As the Civil Rights movement begins to reach the black enclave of Frenchtown in segregated Tallahassee, Elwood Curtis takes the words of Dr. Martin Luther King to heart: He is “as good as anyone.” Abandoned by his parents, but kept on the straight and narrow by his grandmother, Elwood is about to enroll in the local black college. But for a black boy in the Jim Crow South in the early 1960s, one innocent mistake is enough to destroy the future. Elwood is sentenced to a juvenile reformatory called The Nickel Academy, whose mission statement says it provides “physical, intellectual and moral training” so the delinquent boys in their charge can become “honorable and honest men.”
In reality, The Nickel Academy is a grotesque chamber of horrors, where the sadistic staff beats and sexually abuses the students, corrupt officials and locals steal food and supplies, and any boy who resists is likely to disappear “out back.” Stunned to find himself in such a vicious environment, Elwood tries to hold on to Dr. King’s ringing assertion “Throw us in jail and we will still love you.” His friend Turner thinks Elwood is worse than naive, that the world is crooked and the only way to survive is to scheme and avoid trouble.
The tension between Elwood’s ideals and Turner’s skepticism leads to a decision whose repercussions will echo down the decades. Formed in the crucible of the evils Jim Crow wrought, the boys’ fates will be determined by what they endured at The Nickel Academy.
Based on the real story of a reform school in Florida that operated for one hundred and eleven years and warped the lives of thousands of children, The Nickel Boys is a devastating, driven narrative.
My Mini Thoughts
My book club read and loved The Underground Railroad last year. So when I saw the same author was coming out with a new book, I suggested that we read it. I have to say that I did not love it as much as the authors previous book.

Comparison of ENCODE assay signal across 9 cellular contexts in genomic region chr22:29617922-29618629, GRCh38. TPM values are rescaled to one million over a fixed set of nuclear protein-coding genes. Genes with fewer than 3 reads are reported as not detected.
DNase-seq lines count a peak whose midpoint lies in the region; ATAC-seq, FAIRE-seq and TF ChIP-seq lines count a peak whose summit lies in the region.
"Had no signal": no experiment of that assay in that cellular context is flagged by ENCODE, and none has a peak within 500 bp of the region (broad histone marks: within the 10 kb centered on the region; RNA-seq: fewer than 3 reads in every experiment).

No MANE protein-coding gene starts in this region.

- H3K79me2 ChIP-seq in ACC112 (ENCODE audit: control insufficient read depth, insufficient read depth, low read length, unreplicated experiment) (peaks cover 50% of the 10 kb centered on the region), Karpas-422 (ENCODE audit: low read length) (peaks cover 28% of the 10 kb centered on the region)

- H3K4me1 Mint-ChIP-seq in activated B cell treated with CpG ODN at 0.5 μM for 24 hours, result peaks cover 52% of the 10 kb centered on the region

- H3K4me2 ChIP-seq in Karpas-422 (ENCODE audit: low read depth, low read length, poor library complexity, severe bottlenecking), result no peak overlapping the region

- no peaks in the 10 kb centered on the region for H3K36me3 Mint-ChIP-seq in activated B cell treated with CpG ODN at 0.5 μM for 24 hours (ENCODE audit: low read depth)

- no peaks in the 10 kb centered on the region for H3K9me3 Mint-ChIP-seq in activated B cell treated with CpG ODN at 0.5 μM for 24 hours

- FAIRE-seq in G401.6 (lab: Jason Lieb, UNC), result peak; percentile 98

Yes, terrible things happened to these boys at The Nickel Academy. The beatings were hard to stomach. However this story moved at a snail’s pace for me. Maybe it’s that I’m over reading about this type of setting. All boys school or all girls school. There is a mention of sexual abuse in the synopsis, but they didn’t really go into any detail in that matter. There was a mention of Lovers Lane a few times in the book, so that may have been referencing the sexual abuse.
Overall this story did bring to light the injustices African Americans had to deal with back then. Elwood was sitting in a car with a white male when he was arrested. He wasn’t doing anything wrong. Elwood also wasn’t really doing anything wrong when they took him to the “White House” for a beating. The details in this beating reminded me of the movie 12 Years A Slave, which is a great movie, but the beating part of the slave was hard to watch.
My book club was divided on this one. Some loved it, others liked it. I just had high expectations after reading The Underground Railroad. I will add that I loved the ending, but that’s all I can say because it would be considered a big spoiler alert if I wrote anything more.
Book Rating 3/5
For the grand finale this would pair nicely with Columbia Crest Cabernet Sauvignon.